Could affordable health care be a winning issue in NY-23?

reed ithacaCongressman Tom Reed voted this evening in favor of repealing the “Obamacare” health care reform law which was passed in 2010. “The people spoke last November,” Reed explained. “The message I heard loud and clear was that they wanted this 2500 page monstrosity repealed.”–Tom Reed, January 20, 2011

Perhaps many more object to loosing current health care benefits than supported ACA from the start. The above quote makes clear that Tom Reed counted on Obamacare being unpopular. I remember Reed running strongly against ACA every time, but I had to check the views of his opponents: Nate Shinagawa, Martha Robertson, and John Plumb.

The ACA is …beneficial to families and actually helps small businesses.  Under the Affordable Care act, businesses with more than 50 workers would be required to provide insurance, but would also be eligible for tax credits and assistance.

“This bill helps patients, it makes health care affordable, it protects people from health insurance and their whims, now you get coverage for pre-existing conditions,” comments Shinagawa.  “You have young people up to the age of 26 [on their parent’s insurance]. This bill helps families.” —Nate Shinagawa, July 3, 2012,  in WENY news

Robertson: Criticized Reed for being a medical debt collector and cited medical bills as number one cause of personal bankruptcy; ACA not perfect but can be reformed; told an anecdote about a friend named Phil who, without Obamacare, would have gone bankrupt; criticized Reed for voting 50 times to repeal Obamacare, 50 times to “bankrupt Phil” — Casey Breznick, October 24, 2014, Cornell Review

Plumb said that while there were issues with the Affordable Care Act, such as the way in which it can discourage small businesses to grow past a certain size, but felt that the law should be improved instead of scrapped. — Ithaca Voice, November 3, 2016

These articles may not do justice to the candidates views. However, Nate was perhaps the most forthright in his support for ACA; the other two less so. All seemed to realize the health care issue might be dangerous for them.

Have things changed? Could a Democrat run in open support of ACA today, expecting that to be a plus. One might easily be fooled by the current outrage against ACHA:

  • Angry people may represent a minority who depend on ACA benefits and know it
  • Angry people may not be among those who have voted for Tom Reed.
  • Angry people may not have bothered to vote.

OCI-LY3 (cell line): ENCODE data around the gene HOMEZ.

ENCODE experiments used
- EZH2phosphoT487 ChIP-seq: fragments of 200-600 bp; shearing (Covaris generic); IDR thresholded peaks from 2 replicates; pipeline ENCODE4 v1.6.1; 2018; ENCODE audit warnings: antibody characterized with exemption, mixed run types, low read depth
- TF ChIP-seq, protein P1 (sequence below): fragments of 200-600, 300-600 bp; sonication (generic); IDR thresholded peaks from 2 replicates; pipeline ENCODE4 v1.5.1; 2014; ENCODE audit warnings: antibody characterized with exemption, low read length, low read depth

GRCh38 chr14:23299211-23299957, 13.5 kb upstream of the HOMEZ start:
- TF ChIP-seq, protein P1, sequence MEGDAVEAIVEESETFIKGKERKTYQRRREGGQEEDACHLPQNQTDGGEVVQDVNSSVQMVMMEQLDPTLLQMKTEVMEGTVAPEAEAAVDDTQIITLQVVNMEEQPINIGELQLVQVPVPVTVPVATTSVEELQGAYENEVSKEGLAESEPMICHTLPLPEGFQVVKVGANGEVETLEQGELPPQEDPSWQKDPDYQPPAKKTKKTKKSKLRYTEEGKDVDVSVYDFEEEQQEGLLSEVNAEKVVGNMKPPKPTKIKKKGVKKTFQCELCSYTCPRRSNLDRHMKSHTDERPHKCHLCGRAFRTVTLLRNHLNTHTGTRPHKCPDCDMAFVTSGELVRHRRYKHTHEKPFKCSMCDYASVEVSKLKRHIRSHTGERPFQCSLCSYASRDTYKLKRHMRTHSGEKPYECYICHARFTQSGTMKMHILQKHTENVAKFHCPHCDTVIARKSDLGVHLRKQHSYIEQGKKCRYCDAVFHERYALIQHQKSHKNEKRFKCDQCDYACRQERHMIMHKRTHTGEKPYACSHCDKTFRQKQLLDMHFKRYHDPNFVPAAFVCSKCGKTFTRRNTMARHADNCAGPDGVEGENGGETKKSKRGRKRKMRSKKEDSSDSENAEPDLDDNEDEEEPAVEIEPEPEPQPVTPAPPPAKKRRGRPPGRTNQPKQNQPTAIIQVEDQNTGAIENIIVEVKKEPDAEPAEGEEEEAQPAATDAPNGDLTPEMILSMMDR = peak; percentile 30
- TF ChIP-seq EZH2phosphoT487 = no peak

• There may be a “silent majority” who are indifferent to the health care debate, and who vote Republican.

On the other hand, there may be a silent majority who want to keep current benefits.

The views of Democrats are divided between those who support ACA and are satisfied with it, and those who favor “Medicare for all.” Can a Democrat appeal to both groups and yet attract tens of thousands of Republicans and Independents to the cause?

About whungerford

* Contributor at where we discuss the politics, economics, and events of the New New York 23rd Congressional District (Allegany, Cattaraugus, Chautauqua, Chemung, (Eastern) Ontario, Schuyler, Seneca, Steuben,Tioga, Tompkins, and Yates Counties) Please visit and comment on whatever strikes your fancy.
This entry was posted in Congress, Health Care, Legislation, Political, Reed's Views. Bookmark the permalink.

3 Responses to Could affordable health care be a winning issue in NY-23?

  1. pystew says:

    Excellent, timely article. With a year and a half before the next congressional race anything can happen. If the Senate passes their new Health Care bill, it goes back to the House. The longer it takes to Repeal and Replace it–or give up trying–the more time we have to focus on it. Isn’t this just the first of three parts of the Health Care process? The AHCA isn’t the only thing that is energizing the Activists. Sometime Trump and his Comrades need to work on Tax Reform. Don’t forget about Korea, ISIS, and the Wall. We still have the Russian Connection to deal with. There’s a lot to keep us energized. I remember sitting in Town Hall meetings with less than a dozen other constituents. I don’t think that will happen soon.


  2. whungerford says:

    Thank you Rich. I believe AHCA, tax reform, and a potential government shutdown are tied together in that the GOP intends to use the reconciliation rule to pass them with 50 votes. Unless there is another continuing resolution, this must be done by September. Also, with tax cuts, there will sooner or later be a need to raise the debt ceiling. Doubtless the GOP will need votes from Democrats for that. Yes, these are interesting times.


  3. Barbara Crumb says:

    Indeed a wonderful letter.As I see now, it will be wise to continue to oppose Trumpcare to keep up the energy that resulted from the House’s approval of Trumpcare. The mid-terms are 18 months away, and we want to keep our supporters charged up.

    Liked by 1 person

Leave a Reply

Fill in your details below or click an icon to log in: Logo

You are commenting using your account. Log Out /  Change )

Twitter picture

You are commenting using your Twitter account. Log Out /  Change )

Facebook photo

You are commenting using your Facebook account. Log Out /  Change )

Connecting to %s

This site uses Akismet to reduce spam. Learn how your comment data is processed.